By Melissa Orlov. Also check out her great website ADHD Marriage, where she has a blog, forum, workshops for non ADHD spouses and more. I highly recommend it to both the ADHD spouse AND the non ADHD spouse. Some ADDers need to be on their 3rd spouse before they’re willing to get out of denial, minimization and psychological projection and look inside. Or get diagnosed with ADHD🙂 Ideally you want both:)
“The book authoritatively guides couples in troubled marriages towards an understanding and appreciation for the struggles and triumphs of a relationship affected by ADHD, and to look at the disorder in a more positive and less disruptive way.
Going beyond traditional marriage counseling which can often discount the influence of ADHD, this straight-forward discussion offers advice from the author’s personal experience and years of research and identifies patterns of behavior that can hurt marriages such as nagging, intimacy problems, sudden anger, and memory issues through the use of vignettes and descriptions of actual couples and their ADHD struggles and solutions.
This resource encourages both spouses to become active partners in improving their relationship and healing the fissures that ADHD can cause.
Also included are worksheets and various methods for difficult conversations so that couples can find a technique that fits their unique relationship and improve their communication skills.”
By Melissa Orlov and Nancie Kohlenberger LMFT. “More and more often, adults are realizing that the reason they are struggling so much in their relationship is that they are impacted by previously undiagnosed adult ADHD.
Learning how to interact around ADHD symptoms is often the difference between joy together and chronic anger and frustration.
So The Couple’s Guide to Thriving with ADHD lays out the most important strategies couples can use – right now – to rebuild trust, fight less, disagree more productively, get the attention they deserve, and rebuild intimacy in their relationship.
These are strategies honed over years of working specifically with couples impacted by ADHD, and demonstrated to change lives for the better. ‘Thrive’ is the go-to book for couples struggling with ADHD who want to actively work to improve their relationship.”
The Mindfulness Prescription for Adult ADHD: An 8-Step Program for Strengthening Attention, Managing Emotions, and Achieving Your Goals
The program includes practices such as sitting meditation, body awareness, thoughtful speaking and listening, development of self-acceptance, mindful self-coaching, cultivation of a balanced view of thoughts and emotions, and more.
Dr. Zylowska educates readers about ADHD, helping them to understand how their ADHD brain works and how they can use mindful awareness to work with their challenges.”
What Does Everyone Else Know That I Don’t? Social Skills Help for Adults with ADHD by Michele Novotni, Ph.D.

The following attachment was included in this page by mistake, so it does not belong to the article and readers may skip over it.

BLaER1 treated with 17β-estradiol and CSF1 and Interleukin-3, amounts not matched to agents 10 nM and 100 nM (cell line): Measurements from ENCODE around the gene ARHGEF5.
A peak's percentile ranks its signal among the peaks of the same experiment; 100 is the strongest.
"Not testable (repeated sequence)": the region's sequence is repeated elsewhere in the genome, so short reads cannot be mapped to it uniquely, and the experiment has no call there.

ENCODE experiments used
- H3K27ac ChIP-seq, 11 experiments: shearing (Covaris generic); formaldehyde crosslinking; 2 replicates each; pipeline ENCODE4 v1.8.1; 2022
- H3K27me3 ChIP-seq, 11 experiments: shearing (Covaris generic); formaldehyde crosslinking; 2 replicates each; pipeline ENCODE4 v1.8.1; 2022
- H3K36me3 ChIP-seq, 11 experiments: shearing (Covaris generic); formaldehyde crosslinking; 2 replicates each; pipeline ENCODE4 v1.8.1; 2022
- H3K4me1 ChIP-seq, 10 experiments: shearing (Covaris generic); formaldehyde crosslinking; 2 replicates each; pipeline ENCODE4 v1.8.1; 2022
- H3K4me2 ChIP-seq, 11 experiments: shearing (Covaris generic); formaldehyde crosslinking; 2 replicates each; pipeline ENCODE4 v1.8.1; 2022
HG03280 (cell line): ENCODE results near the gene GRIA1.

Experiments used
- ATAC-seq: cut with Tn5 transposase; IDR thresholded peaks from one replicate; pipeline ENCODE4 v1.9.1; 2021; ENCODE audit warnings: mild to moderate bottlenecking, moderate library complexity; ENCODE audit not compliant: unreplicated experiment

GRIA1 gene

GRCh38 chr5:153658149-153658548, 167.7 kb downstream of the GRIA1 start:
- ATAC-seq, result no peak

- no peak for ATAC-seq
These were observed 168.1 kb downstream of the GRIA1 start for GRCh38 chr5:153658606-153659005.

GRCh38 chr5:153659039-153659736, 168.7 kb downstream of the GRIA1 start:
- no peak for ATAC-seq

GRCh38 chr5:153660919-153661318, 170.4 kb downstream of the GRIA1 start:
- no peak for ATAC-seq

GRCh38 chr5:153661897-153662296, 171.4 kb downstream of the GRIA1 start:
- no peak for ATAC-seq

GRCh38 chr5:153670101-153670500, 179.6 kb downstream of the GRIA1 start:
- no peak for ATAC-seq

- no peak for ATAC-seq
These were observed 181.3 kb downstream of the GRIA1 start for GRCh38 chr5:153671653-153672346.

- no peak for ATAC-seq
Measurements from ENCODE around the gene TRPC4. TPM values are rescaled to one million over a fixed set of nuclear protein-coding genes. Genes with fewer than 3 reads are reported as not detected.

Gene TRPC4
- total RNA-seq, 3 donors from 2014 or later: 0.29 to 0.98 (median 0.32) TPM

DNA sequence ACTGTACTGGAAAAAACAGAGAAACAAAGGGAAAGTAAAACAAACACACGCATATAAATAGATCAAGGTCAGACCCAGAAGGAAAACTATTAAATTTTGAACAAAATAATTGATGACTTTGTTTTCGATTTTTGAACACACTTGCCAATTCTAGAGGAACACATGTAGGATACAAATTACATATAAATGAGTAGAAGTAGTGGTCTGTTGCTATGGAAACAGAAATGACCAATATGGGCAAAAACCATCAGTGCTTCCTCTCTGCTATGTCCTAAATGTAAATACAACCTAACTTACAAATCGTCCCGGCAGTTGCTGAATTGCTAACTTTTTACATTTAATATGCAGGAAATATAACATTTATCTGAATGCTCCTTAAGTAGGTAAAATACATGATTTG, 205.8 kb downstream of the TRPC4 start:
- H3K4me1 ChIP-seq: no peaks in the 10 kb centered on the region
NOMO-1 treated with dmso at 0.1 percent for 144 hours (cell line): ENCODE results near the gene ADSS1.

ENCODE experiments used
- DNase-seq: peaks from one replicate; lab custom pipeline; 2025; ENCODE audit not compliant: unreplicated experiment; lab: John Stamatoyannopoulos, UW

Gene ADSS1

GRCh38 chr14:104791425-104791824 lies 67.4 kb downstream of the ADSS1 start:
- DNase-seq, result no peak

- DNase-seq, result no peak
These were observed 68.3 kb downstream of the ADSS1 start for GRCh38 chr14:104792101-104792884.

I frequently recommend this to my Adult ADHD coaching clients and my Adult ADD Support Group members. Great book, especially the checklists categorizing social skills into groups and different skills in each group.
I suggest you print out a copy, rate yourself AND get someone who knows you well, is non judgemental and will be honest vs people please you to do it too. Often we ADDers can either minimize our problems or go to the other extreme, so compare both answers.
Communications and Social Skills Videos
Briefly review the nature of emotion and emotional self-regulation
Discuss the 7 lines of evidence for the important role of emotional impulsiveness and deficient emotional self-regulation in the core symptoms of ADHD
Summarize the results of research on the impact of poor emotion regulation in ADHD on various domains of functioning in children followed to adulthood and adults with ADHD
Discuss the implications of these findings for the diagnosis and treatment of ADHD
Presentation slides available on Google Docs”
By Dr. Daniel Amen. “The Instruction Manual that should have come with your child. This course empowers clinicians to teach “superior parenting skills” to change a generation of children: to help our children be more adaptable, more responsible, more self-reliant, more resourceful, more compassionate, more “other centered.””
Communications and Social Skills Articles For Children And Youth With ADHD
By Keath Low
- “Increasing your child’s social awareness
- Teach skills directly and practice, practice, practice
- Create opportunities for friendship development
- Work with the school to improve peer status
Teaching Social Skills and Conflict Resolution to Children
Parenting k-6 Children About.com guide provides a book review on “Sticks and Stones.””
ADDitude Magazine. “Many children best express and challenge themselves through play. Using games and activities to encourage growth is the cornerstone of play therapy. Learn how you can teach valuable life skills to children of all ages with these recommended toys and games.”
London Journal of Primary Care. By Robert Winston and Rebecca Chicot. “Imagine if the hugs, lullabies and smiles from parents could inoculate babies against heartbreak, adolescent angst and even help them pass their exams decades later. Well, evidence from the new branch of science called epigenetics is reporting that this long-term emotional inoculation might be possible.